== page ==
The manager in the field office felt that – when problems arose with customers – the company didn’t do an especially good job of responding effectively. He felt like this was hurting customer renewals of annual service agreements. The company developed many customer service and retention initiatives with little benefit. So they solicited ideas from three of their best technicians.
The manager gathered the techs in a room and identified existing customers with common issues that weren’t yet resolved. After sharing the situations with the techs, he sent them off to individually come up with the best solutions.
The next day, the manager met again with the technicians to hear their ideas. The first tech – Jackie – researched data on her customer, and offered her best guess on what would satisfy the customer and get them to renew their contract.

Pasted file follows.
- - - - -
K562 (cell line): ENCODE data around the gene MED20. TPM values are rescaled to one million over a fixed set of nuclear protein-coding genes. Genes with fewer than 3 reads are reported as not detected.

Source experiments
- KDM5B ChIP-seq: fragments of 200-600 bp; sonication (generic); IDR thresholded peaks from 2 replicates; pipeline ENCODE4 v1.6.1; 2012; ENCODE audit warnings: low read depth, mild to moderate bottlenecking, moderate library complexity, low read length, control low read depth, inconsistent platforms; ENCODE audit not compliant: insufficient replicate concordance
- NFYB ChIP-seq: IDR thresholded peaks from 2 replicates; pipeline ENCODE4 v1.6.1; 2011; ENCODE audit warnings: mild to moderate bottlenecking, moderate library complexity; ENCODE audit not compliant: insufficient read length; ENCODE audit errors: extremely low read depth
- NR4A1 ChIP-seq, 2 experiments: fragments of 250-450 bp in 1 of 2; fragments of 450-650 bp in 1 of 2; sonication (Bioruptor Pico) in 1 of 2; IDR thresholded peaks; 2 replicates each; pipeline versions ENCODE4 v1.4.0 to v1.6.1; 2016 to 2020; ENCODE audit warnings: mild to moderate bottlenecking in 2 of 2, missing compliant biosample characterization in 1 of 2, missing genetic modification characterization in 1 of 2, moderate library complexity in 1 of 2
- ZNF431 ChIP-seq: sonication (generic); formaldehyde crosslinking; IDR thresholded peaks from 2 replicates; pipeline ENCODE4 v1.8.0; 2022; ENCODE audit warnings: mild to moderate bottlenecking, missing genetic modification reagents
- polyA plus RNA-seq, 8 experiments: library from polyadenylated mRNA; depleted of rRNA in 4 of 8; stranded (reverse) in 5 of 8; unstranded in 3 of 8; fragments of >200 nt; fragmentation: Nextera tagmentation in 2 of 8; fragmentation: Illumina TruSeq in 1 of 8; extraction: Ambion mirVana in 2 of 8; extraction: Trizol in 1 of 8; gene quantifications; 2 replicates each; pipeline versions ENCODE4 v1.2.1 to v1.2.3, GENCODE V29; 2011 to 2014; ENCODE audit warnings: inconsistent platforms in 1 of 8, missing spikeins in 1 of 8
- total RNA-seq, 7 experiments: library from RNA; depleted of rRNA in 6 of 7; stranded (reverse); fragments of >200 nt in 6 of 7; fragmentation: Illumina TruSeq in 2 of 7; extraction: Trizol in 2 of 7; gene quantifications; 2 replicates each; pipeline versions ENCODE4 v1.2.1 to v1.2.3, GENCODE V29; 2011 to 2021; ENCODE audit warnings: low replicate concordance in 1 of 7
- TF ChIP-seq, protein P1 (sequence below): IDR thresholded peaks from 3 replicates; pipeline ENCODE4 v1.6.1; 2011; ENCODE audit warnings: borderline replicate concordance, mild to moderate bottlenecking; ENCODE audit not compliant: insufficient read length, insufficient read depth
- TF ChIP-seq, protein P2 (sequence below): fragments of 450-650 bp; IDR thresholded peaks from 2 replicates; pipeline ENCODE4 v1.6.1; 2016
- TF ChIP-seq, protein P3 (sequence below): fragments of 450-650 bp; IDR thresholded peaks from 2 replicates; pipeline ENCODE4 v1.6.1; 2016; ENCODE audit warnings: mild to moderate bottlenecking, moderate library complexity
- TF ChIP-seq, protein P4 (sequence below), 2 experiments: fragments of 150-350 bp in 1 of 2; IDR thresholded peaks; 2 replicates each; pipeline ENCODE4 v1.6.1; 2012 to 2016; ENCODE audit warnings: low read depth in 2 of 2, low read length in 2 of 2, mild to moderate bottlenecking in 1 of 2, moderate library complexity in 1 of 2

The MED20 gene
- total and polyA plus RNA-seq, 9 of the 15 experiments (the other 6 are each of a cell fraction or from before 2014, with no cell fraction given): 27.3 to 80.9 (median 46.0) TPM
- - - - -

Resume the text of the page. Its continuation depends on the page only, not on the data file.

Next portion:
The next technician – Mark – focused on the issue with the customer’s system, and he came up with an idea for how to compensate the customer for the issue and fix the system.
The third tech – Stacey – came up with what seemed like a crazy idea. She didn’t offer compensation. She didn’t focus on past customer history in the database. The other three people in the room looked at each other but didn’t say a word in response. Finally, the manager said: Why would you possibly think that’s the way to resolve the issue and to retain the customer?
Stacey responded: Because I called him up and asked what was his understanding of the issue and what we could do to fix it. This is what he suggested. It sounded reasonable and was within policy, so we went ahead and fixed it.
We can spend a lot of time coming up with the most creative and complex and high compensation ideas to address service recovery situations. Yet, sometimes the quickest and easiest way to identify a solution in a service recovery situation is to ask them.
Consider asking the customer what would make the situation right.